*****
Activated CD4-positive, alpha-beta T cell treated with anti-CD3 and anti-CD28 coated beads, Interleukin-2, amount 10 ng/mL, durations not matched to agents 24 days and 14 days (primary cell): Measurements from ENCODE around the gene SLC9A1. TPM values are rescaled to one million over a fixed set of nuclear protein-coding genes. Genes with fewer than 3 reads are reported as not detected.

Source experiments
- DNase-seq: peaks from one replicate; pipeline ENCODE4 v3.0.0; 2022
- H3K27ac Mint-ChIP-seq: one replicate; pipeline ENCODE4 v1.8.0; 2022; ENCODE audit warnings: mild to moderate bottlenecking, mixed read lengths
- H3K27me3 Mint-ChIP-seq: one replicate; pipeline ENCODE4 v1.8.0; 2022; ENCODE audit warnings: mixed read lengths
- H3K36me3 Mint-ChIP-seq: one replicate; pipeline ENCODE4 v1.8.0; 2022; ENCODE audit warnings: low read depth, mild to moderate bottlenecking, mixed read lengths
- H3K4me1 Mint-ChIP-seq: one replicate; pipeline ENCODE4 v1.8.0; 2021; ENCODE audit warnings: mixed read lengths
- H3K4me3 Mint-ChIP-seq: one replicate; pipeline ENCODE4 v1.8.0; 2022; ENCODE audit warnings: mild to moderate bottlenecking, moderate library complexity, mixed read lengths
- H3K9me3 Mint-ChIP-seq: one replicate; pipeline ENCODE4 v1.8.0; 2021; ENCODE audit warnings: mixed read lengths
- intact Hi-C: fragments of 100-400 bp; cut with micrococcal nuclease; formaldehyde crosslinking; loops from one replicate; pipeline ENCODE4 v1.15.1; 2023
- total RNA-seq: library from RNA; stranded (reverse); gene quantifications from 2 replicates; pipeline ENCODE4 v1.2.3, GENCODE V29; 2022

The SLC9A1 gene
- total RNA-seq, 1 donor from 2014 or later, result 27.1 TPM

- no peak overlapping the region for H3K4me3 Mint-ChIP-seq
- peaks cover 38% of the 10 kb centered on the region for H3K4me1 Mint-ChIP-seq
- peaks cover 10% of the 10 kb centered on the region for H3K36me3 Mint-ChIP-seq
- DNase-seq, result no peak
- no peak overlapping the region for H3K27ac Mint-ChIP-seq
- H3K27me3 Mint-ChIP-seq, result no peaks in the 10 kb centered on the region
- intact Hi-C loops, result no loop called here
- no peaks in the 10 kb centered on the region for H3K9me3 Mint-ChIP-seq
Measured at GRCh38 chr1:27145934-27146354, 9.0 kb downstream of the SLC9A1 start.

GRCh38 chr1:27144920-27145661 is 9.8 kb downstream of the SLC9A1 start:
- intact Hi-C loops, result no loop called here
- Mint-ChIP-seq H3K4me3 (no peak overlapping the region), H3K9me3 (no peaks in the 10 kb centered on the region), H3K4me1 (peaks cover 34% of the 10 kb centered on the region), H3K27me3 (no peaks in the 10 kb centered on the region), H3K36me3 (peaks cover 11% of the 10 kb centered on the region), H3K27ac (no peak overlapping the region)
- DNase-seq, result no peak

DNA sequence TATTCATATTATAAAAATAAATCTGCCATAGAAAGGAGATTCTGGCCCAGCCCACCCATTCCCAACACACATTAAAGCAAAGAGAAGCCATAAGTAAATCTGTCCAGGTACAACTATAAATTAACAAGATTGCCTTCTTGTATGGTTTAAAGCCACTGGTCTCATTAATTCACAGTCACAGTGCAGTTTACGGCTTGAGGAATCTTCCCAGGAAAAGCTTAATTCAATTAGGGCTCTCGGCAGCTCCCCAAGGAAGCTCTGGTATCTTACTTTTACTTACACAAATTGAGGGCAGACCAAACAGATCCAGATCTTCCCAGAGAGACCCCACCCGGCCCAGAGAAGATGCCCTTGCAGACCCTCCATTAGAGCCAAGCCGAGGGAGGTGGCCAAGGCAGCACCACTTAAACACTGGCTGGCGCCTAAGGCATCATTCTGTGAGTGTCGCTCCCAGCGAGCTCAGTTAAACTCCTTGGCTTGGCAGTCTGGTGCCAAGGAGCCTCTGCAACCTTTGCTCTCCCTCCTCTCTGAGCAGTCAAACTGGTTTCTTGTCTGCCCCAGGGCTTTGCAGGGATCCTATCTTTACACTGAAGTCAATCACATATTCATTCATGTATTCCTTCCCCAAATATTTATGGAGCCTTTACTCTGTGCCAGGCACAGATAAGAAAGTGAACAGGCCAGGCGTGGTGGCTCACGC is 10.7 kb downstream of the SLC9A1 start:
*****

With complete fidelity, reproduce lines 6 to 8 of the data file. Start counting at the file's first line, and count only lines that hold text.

- H3K36me3 Mint-ChIP-seq: one replicate; pipeline ENCODE4 v1.8.0; 2022; ENCODE audit warnings: low read depth, mild to moderate bottlenecking, mixed read lengths
- H3K4me1 Mint-ChIP-seq: one replicate; pipeline ENCODE4 v1.8.0; 2021; ENCODE audit warnings: mixed read lengths
- H3K4me3 Mint-ChIP-seq: one replicate; pipeline ENCODE4 v1.8.0; 2022; ENCODE audit warnings: mild to moderate bottlenecking, moderate library complexity, mixed read lengths